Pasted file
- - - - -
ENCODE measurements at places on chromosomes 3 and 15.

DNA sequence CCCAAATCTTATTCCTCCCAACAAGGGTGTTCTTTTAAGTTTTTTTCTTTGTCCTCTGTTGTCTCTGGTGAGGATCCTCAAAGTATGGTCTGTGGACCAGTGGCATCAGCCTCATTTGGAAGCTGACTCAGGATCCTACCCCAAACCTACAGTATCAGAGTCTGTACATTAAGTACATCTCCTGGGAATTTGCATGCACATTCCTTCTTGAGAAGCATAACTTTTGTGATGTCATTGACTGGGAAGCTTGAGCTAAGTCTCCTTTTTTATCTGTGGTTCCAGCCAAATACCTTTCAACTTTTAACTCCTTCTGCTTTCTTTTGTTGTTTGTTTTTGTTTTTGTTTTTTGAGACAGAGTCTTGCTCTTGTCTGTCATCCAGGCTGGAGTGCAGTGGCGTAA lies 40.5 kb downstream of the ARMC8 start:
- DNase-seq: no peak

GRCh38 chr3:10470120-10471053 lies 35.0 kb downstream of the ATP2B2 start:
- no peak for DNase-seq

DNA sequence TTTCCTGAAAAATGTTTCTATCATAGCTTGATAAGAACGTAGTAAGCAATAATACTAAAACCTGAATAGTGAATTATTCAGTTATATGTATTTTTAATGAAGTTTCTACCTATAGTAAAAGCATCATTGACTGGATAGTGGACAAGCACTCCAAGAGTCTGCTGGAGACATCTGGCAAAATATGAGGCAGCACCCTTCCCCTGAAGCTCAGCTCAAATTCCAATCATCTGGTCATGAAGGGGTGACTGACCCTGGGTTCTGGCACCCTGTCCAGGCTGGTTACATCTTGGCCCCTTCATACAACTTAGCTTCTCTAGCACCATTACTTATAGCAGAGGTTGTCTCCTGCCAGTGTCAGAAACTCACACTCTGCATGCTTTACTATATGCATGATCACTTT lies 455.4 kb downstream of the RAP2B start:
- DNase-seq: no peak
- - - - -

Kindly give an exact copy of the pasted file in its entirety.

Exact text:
ENCODE measurements at places on chromosomes 3 and 15.

DNA sequence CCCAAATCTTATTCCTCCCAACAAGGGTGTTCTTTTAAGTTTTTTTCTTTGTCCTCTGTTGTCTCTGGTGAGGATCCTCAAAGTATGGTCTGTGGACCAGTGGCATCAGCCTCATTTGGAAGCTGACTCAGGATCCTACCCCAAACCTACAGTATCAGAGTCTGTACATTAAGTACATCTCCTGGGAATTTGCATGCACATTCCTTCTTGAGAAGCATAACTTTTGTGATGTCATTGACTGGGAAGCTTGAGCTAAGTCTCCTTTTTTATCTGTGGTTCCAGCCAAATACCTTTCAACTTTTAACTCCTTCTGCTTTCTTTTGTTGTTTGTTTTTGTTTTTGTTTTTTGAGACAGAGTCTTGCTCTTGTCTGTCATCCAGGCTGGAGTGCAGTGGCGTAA lies 40.5 kb downstream of the ARMC8 start:
- DNase-seq: no peak

GRCh38 chr3:10470120-10471053 lies 35.0 kb downstream of the ATP2B2 start:
- no peak for DNase-seq

DNA sequence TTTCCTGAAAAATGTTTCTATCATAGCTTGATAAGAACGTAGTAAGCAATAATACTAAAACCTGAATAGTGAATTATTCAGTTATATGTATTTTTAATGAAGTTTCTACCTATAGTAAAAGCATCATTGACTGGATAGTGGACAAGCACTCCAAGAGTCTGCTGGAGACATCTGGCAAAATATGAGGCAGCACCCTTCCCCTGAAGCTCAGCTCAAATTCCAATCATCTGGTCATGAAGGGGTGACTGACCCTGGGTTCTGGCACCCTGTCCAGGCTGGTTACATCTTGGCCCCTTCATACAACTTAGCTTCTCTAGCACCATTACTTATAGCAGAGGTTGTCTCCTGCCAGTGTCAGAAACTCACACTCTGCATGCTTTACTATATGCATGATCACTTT lies 455.4 kb downstream of the RAP2B start:
- DNase-seq: no peak